Thursday Poll: Largest expense excluding housing?

Unless you live at home with your parents, have paid off your mortgage, or get your housing costs covered by your employer, housing is probably your biggest expense each month. The second biggest expense, however, will vary greatly amongst us depending on what stage of life we are in. Word on the street has it car payments, daycare, and alcohol can be budget busters.

Is that true for you? Let’s see what the poll says…

[poll id=”6″]

Extra credit if you comment with your response and why it is what it is.

You can see all my polls here.

76 thoughts on “Thursday Poll: Largest expense excluding housing?

  1. Attacking my $16,400 worth of HELOC debt and trying to put about 40% of my salary on it every month.
    That is only about $1,000 each month so it is going to take me a long time to pay it off.

    I can’t believe how much people have to pay for child care and I often wonder if it wouldn’t be more cost effective for one parent to stay home for a few years and save on child care and all the expenses related to working. I would factor in gas and take out meals and being allowed to claim the stay at home spouse as a great tax deduction.

    • I know daycare is expensive and some people find staying home fits their needs better than working. How expensive could daycare be though? 15k? I would think you could only consider staying home from an income standpoint of you made 20k or close to it.

      • Thank you for clarifying the issue Midwest. Though daycare ends up costing us almost $13,000 a year, both DH and I each make significantly more than that. Even with gas and no tax deduction, we come out on top financially by working (I bring lunch and cook dinners at home-no take out meals!) Plus, our child thrives in his daycare with other children. If you have more than one child in daycare, and/or make a lower income, I would agree with your argument from a financial perspective. Keep in mind though, that the reasons for working (or staying home for that matter) are more than financial, and there is a significant cost to one’s career when you “opt out” for 5+ years until all your kids are in school ful time.

        • Well, retirement is probably my biggest expense but then after housing it’s daycare for sure. Food doesn’t even come close to our daycare bill.

          Psychsarah – opportunity cost is something I try to argue ALL THE TIME when people talk about daycare costs. I once worked with a woman who stayed at home for 10 years and when she returned to the work force after her divorce she made less than she had when she quit 10 years ago. You have to be a pretty low wage earner or have 3 or more kids under 5 for it to be an economic decision. You can make the decision to stay at home because it’s a legit choice but it bugs me when people don’t own wanting to stay home for the real reasons.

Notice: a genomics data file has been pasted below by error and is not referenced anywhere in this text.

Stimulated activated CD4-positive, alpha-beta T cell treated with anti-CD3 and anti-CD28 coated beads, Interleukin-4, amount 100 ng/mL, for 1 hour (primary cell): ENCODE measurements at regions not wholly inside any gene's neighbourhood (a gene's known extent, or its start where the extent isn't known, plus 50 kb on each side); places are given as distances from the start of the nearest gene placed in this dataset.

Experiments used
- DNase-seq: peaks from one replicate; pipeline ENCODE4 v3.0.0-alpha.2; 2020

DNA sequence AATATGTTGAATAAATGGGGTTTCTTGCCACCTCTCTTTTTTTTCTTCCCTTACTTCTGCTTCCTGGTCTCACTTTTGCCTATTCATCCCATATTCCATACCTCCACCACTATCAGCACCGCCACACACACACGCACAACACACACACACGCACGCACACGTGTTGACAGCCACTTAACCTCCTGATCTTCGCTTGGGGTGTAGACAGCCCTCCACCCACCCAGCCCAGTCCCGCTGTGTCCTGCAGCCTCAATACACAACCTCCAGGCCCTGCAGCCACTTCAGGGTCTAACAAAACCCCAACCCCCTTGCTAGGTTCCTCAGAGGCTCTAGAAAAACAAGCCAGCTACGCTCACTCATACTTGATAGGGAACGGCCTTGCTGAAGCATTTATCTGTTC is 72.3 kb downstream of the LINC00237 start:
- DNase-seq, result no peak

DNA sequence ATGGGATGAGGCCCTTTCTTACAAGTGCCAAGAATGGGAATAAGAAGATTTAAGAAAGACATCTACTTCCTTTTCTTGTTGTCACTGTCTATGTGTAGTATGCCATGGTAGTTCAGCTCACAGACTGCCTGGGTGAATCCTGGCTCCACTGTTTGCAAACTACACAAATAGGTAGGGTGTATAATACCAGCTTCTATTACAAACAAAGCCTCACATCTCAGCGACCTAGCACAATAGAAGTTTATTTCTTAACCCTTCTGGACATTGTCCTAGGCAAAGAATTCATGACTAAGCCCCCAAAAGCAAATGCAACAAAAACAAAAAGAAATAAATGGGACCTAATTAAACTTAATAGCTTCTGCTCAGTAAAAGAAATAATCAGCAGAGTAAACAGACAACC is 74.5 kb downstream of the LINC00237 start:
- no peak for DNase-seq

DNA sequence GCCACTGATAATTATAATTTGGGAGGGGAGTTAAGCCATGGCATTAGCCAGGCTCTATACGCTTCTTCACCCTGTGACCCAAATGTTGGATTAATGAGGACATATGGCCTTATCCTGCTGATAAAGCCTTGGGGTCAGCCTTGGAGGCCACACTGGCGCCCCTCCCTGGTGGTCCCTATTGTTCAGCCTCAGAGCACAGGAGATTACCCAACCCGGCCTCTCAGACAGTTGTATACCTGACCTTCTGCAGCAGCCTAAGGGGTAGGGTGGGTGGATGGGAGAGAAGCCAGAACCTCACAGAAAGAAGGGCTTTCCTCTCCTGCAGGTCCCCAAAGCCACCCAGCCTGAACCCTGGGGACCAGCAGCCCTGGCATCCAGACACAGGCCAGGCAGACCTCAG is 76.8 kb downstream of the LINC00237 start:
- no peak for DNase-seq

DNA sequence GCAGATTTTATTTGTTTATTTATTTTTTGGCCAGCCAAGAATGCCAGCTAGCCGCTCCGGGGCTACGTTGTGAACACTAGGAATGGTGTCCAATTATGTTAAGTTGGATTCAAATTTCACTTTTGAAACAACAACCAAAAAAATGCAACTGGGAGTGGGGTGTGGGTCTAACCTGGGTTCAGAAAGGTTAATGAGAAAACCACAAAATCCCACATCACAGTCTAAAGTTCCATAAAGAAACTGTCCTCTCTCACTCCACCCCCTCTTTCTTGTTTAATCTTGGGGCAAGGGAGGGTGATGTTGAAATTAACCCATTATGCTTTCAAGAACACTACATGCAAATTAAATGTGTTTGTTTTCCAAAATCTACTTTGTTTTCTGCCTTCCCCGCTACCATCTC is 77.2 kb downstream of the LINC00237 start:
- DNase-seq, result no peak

Our benefits also offset these costs – it costs less to insure our family since I insure myself and my husband carries our kids on his policy. Also, we’re able to take advantage of 401K matches from work (and also have more money to set aside to contribute on our own) which we would lose if I’d have quit working to stay home.

          in the past we have paid as much for daycare as we did for our mortgage two years in a row (over $18k/yr -for both kids). But now, both kids are going to be in school this fall so we’ll only have summer care (yay!)

      • In my city people pay a lot for infant care, $400 a week is not uncommon. Cost go down when the kids are over 2.

  2. I voted food and alcohol because I don’t consider retirement an expense. It comes out of my paycheck before I even have a chance to see it, so I didn’t think it should count. But food by and far is my highest expense (almost) every month. Which I can go a few months and keep that budget down, and then I have a month like this past one where I go on vacation and I have 3-4 things to celebrate (which always means restaurant!)

    One of those things that I always want to work on, and sometimes I’m really good at it, but sometimes you gotta get out with the girls and have a nice dinner!

  3. Childcare is insanely expensive… It is my biggest expense each month only because I don’t have a housing payment.

  4. I agree with the poster above that considering retirement as an expense is hard to do. If it counted it would qualify for this selection. 24% before tax and 20% after tax comes out of my paycheck. Food would be next.

  5. Childcare is definitely our biggest expense (and with a newborn it is even more than a one year old would be). I totally ran the numbers to see if it would be cheaper for one of us to stay home and that would be a big fat NO.

  6. Food is definitely my biggest expense. I try to avoid Wal-Mart at all costs because when I DO go in there for food I come out with so much more food than I planned to buy and other things I don’t REALLY need.

  7. I voted retirement because of the categories you listed that gets the highest percent of our gross; however I don’t consider savings or debt payoff expenses. Food would be the highest true expense.

  8. Food, Alcohol, and Entertainment is by far the majority of my expenses each month… greater than my mortgage! It’s insane!!!

  9. I was initially going to answer eating out, because that certainly used to be where all of our money went. As I went to mark my choice, I realized that with our budget, I know exactly how much we’re spending on food, and that’s it’s pretty reigned in now. So what’s the next biggest now? Tithe. We’re actually giving 10% of our gross income to our church every month, and it feels pretty good!

  10. $795/month for full time daycare for my 3 y/o. This expense sucks the most because I only need part-time care but this center doesn’t offer it and the ones that do charge more than what I pay now.

  11. Retirement would be our largest expense by far (including housing costs) since we save about 80% of our income, and all of that is going towards retirement at the moment. Even if you just considered our 401Ks it would still be our largest expenditure since we max our both of our 401Ks (so over $30K) and our rent only comes to around $9K annually. Like others above though, I don’t consider this an expense at all, it’s simply where I’m directing my savings.